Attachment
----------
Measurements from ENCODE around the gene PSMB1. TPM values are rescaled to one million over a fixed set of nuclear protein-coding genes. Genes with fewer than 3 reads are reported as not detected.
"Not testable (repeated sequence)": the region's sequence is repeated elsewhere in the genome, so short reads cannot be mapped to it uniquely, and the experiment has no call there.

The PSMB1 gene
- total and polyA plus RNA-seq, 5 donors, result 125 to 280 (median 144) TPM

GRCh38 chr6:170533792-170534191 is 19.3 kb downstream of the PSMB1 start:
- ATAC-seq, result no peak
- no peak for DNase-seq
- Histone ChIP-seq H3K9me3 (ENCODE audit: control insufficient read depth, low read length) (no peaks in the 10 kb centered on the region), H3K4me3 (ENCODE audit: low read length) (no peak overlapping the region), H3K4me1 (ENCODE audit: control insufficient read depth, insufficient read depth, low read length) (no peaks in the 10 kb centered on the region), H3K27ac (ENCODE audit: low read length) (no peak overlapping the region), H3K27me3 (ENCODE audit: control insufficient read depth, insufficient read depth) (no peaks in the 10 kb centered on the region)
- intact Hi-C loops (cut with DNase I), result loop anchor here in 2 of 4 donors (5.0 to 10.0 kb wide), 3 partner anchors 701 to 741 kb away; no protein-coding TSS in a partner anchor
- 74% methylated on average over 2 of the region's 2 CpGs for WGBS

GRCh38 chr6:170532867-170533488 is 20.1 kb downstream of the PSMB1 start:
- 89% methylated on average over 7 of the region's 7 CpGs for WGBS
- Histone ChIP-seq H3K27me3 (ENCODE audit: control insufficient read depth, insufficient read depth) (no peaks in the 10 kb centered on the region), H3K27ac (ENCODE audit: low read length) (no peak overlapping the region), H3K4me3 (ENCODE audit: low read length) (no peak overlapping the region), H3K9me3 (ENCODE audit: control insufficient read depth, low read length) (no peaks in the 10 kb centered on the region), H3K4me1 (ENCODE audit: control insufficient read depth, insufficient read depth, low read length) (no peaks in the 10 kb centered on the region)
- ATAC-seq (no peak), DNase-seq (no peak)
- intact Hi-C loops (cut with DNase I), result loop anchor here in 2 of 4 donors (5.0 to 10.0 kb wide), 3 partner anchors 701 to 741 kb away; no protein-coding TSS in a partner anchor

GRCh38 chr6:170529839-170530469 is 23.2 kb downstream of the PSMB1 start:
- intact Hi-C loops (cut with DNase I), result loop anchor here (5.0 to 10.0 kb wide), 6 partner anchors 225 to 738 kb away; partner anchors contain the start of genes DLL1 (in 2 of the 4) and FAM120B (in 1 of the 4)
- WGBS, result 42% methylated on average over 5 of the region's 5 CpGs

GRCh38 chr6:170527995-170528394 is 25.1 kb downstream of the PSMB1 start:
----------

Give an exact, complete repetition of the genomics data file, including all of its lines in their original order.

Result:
Measurements from ENCODE around the gene PSMB1. TPM values are rescaled to one million over a fixed set of nuclear protein-coding genes. Genes with fewer than 3 reads are reported as not detected.
"Not testable (repeated sequence)": the region's sequence is repeated elsewhere in the genome, so short reads cannot be mapped to it uniquely, and the experiment has no call there.

The PSMB1 gene
- total and polyA plus RNA-seq, 5 donors, result 125 to 280 (median 144) TPM

GRCh38 chr6:170533792-170534191 is 19.3 kb downstream of the PSMB1 start:
- ATAC-seq, result no peak
- no peak for DNase-seq
- Histone ChIP-seq H3K9me3 (ENCODE audit: control insufficient read depth, low read length) (no peaks in the 10 kb centered on the region), H3K4me3 (ENCODE audit: low read length) (no peak overlapping the region), H3K4me1 (ENCODE audit: control insufficient read depth, insufficient read depth, low read length) (no peaks in the 10 kb centered on the region), H3K27ac (ENCODE audit: low read length) (no peak overlapping the region), H3K27me3 (ENCODE audit: control insufficient read depth, insufficient read depth) (no peaks in the 10 kb centered on the region)
- intact Hi-C loops (cut with DNase I), result loop anchor here in 2 of 4 donors (5.0 to 10.0 kb wide), 3 partner anchors 701 to 741 kb away; no protein-coding TSS in a partner anchor
- 74% methylated on average over 2 of the region's 2 CpGs for WGBS

GRCh38 chr6:170532867-170533488 is 20.1 kb downstream of the PSMB1 start:
- 89% methylated on average over 7 of the region's 7 CpGs for WGBS
- Histone ChIP-seq H3K27me3 (ENCODE audit: control insufficient read depth, insufficient read depth) (no peaks in the 10 kb centered on the region), H3K27ac (ENCODE audit: low read length) (no peak overlapping the region), H3K4me3 (ENCODE audit: low read length) (no peak overlapping the region), H3K9me3 (ENCODE audit: control insufficient read depth, low read length) (no peaks in the 10 kb centered on the region), H3K4me1 (ENCODE audit: control insufficient read depth, insufficient read depth, low read length) (no peaks in the 10 kb centered on the region)
- ATAC-seq (no peak), DNase-seq (no peak)
- intact Hi-C loops (cut with DNase I), result loop anchor here in 2 of 4 donors (5.0 to 10.0 kb wide), 3 partner anchors 701 to 741 kb away; no protein-coding TSS in a partner anchor

GRCh38 chr6:170529839-170530469 is 23.2 kb downstream of the PSMB1 start:
- intact Hi-C loops (cut with DNase I), result loop anchor here (5.0 to 10.0 kb wide), 6 partner anchors 225 to 738 kb away; partner anchors contain the start of genes DLL1 (in 2 of the 4) and FAM120B (in 1 of the 4)
- WGBS, result 42% methylated on average over 5 of the region's 5 CpGs

GRCh38 chr6:170527995-170528394 is 25.1 kb downstream of the PSMB1 start: